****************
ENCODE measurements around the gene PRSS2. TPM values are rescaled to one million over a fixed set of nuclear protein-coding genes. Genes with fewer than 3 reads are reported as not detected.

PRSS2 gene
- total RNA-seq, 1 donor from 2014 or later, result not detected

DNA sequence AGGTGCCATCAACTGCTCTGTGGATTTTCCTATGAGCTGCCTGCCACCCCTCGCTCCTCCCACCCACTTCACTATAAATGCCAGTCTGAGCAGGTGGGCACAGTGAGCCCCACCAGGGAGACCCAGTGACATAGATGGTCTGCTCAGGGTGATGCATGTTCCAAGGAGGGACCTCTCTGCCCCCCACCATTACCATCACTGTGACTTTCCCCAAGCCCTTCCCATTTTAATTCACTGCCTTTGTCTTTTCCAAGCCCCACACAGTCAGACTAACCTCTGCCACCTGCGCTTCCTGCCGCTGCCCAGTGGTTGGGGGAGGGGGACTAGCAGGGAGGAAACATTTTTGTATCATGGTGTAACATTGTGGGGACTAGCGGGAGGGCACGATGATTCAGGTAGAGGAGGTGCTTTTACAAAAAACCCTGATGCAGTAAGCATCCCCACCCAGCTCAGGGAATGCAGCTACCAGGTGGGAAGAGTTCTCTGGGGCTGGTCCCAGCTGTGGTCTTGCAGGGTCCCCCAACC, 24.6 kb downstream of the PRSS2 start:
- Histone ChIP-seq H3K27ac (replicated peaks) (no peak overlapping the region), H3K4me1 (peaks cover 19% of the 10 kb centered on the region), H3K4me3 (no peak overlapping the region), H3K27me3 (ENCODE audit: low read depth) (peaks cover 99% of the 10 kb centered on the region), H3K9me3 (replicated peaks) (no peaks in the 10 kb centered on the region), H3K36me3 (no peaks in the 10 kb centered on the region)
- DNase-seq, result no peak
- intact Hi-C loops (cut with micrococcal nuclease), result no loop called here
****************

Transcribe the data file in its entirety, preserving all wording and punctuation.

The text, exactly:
ENCODE measurements around the gene PRSS2. TPM values are rescaled to one million over a fixed set of nuclear protein-coding genes. Genes with fewer than 3 reads are reported as not detected.

PRSS2 gene
- total RNA-seq, 1 donor from 2014 or later, result not detected

DNA sequence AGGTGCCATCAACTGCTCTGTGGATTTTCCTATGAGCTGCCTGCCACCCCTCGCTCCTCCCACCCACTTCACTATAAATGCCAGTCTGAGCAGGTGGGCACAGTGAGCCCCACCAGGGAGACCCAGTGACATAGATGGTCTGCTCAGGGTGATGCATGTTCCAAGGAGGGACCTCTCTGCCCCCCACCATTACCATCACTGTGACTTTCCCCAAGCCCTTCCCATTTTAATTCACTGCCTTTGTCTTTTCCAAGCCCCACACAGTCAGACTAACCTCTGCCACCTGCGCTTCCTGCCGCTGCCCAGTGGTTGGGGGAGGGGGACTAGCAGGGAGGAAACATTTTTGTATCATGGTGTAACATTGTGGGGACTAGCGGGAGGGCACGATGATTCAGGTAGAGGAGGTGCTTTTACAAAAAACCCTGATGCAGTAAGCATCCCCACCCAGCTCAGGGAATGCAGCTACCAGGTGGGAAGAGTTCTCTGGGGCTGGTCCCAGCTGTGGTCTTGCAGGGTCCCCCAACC, 24.6 kb downstream of the PRSS2 start:
- Histone ChIP-seq H3K27ac (replicated peaks) (no peak overlapping the region), H3K4me1 (peaks cover 19% of the 10 kb centered on the region), H3K4me3 (no peak overlapping the region), H3K27me3 (ENCODE audit: low read depth) (peaks cover 99% of the 10 kb centered on the region), H3K9me3 (replicated peaks) (no peaks in the 10 kb centered on the region), H3K36me3 (no peaks in the 10 kb centered on the region)
- DNase-seq, result no peak
- intact Hi-C loops (cut with micrococcal nuclease), result no loop called here